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June 16, 2016

The Death Wish Franchise

I like revenge flicks; especially the late ‘70s ones, but I had never seen Death Wish (1974). This works for a variety of subgenres for me: I’m in love with several rip-offs but I haven’t seen the originals. But I’m on a mission to right this wrong.

The Death Wish franchise is featuring actor Charles Bronson in the role of Paul Kersey who is a vigilante that goes after muggers. I’m a big fan of C’era Una Volta Il West (1968), The Great Escape (1963), Machine-Gun Kelly (1958), Telefon (1977) and St. Ives (1976) and so the idea of watching Charles Bronson shooting bad guys in five more films sounded brilliant! I hope you enjoy reading as much as I did watching and writing.

Death Wish (1974)

Paul Kersey [Charles Bronson; because Steve McQueen, Clint Eastwood and Frank Sinatra turned down the part] lives in New York where numerous murders take place. He is a liberal who’s against leaving the city because that’s only for people who can afford it (hence undemocratic). Some of his friends are radical and wish that there’ll be concentration camps for the criminals and hate it that the tax payers can’t afford more police on the streets.

When Paul’s at work, three punks break into his apartment, and when they find out that his wife and his daughter - who are present - don’t have any money they brutalize them and the poor girls end in the hospital. Paul and his son-in-law go to the hospital. Paul’s wife dies. His daughter survives but in order to get through the shock she’ll have to stay away from her father, as the psychiatrist suggest, and anything else that would remind her of the traumatic incident.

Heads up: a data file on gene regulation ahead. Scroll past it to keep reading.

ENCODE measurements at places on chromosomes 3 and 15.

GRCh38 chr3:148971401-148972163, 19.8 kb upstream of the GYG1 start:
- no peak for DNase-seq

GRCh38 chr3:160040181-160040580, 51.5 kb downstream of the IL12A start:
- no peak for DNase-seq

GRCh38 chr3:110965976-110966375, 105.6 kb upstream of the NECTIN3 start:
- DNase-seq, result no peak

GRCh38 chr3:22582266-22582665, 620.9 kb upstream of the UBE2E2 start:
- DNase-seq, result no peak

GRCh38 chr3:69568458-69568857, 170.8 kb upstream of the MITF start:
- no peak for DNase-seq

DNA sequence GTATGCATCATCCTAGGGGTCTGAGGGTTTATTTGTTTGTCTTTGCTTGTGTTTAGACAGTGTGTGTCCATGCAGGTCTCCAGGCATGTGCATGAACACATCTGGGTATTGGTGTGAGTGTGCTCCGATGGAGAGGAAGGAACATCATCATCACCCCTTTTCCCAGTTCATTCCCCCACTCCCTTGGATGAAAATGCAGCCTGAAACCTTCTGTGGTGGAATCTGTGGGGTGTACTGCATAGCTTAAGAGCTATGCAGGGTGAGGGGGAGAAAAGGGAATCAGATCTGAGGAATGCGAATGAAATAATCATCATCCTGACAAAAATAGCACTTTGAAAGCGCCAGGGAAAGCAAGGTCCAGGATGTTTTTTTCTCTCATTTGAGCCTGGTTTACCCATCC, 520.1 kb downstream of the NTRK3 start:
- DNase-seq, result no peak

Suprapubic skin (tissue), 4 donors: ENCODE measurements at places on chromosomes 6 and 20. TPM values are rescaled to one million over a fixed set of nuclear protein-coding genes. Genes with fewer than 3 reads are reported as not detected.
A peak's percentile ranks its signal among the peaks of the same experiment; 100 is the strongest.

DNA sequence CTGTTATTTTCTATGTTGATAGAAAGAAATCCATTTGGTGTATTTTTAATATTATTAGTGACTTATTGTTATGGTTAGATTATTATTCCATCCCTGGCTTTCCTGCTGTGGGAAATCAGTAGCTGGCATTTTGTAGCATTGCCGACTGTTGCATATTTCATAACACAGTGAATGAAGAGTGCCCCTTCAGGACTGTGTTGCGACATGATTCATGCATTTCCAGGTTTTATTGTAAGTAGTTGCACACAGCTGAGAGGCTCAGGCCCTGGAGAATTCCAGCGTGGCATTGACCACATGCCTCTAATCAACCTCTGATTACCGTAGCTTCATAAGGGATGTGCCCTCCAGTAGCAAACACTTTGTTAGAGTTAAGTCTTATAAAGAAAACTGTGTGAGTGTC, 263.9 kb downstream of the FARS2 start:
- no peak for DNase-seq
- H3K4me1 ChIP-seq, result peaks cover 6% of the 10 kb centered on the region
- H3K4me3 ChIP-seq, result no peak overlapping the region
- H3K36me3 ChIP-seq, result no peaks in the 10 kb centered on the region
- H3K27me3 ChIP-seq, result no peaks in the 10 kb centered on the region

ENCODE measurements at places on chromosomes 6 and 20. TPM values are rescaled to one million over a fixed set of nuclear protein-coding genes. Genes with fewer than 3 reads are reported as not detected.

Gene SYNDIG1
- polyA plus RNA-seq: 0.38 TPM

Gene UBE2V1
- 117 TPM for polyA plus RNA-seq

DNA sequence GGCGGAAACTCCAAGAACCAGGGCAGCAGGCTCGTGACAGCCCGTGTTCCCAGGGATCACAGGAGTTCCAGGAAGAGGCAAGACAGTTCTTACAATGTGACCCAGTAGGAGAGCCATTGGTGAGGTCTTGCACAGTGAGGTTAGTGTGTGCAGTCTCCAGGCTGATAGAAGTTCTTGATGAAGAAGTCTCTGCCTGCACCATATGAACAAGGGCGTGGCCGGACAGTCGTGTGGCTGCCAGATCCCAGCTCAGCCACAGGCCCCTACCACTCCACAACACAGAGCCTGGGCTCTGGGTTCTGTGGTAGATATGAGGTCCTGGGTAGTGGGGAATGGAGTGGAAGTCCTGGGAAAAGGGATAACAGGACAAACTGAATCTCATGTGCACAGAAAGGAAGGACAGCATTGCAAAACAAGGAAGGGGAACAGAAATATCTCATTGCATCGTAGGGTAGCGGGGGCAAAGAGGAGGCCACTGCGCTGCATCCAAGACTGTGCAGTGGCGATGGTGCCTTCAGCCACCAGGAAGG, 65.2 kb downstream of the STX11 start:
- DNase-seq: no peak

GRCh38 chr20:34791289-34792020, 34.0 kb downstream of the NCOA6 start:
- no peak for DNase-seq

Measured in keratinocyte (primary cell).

From then on Paul becomes what the police are calling the Vigilante, an anti-hero who goes on a killing spree with his .32 pistol. He’s after all sorts of criminals. Citizens seem to be on his side, and soon transform fear into revenge. They take the law into their own hands and attack muggers and the crime rate is dropping.

One of the punks that broke into Paul’s apartment was a skinhead and another one painted a swastika with his spray on the wall. The film spoke to ‘70s audiences that were frightened by the increasing crime rate.

The kick-starter of the Death Wish franchise was co-produced and directed by Michael Winner [The Sentinel (1977)], and it was produced by Hal Landers [Damnation Alley (1977)], Bobby Roberts [Death Wish II (1982)] and presenter Dino De Laurentiis [Hannibal (2001)]. In front of the cameras you’ll find known faces such as Hope Lange [Blue Velvet (1986)] and Jeff Goldblum [The Fly (1986)].

Death Wish II (1982)

Paul Kersey [Charles Bronson] now lives in L.A. [which doesn’t work well as a setting; N.Y. was much better in the first film, but bear with me as this is a good flick], where crime rate is going up. He gets robbed by muggers and goes after them. He roughs up one of them. The criminals will break into his apartment and kill the maid [Silvana Gallardo] and kidnap his daughter [Robin Sherwood from Tourist Trap (1979)]. They take the poor girl into a seedy place where they rape her, and when she tries to escape she jumps off a window and she’s landing in spikes that penetrate her young body and kill her. This is when the protagonist snaps and starts killing the bad guys.

Dino De Laurentiis sold the rights of the Death Wish franchise (reportedly for $200,000) to Cannon Films and said production company came up with this film and the sequels bellow. This one was produced by Yoram Globus [The Texas Chainsaw Massacre 2 (1986)] and Menahem Golan [Night Of The Living Dead (1990)] and it was directed by Michael Winner. Oh, and there’s a car crash scene; for trailer purposes I guess.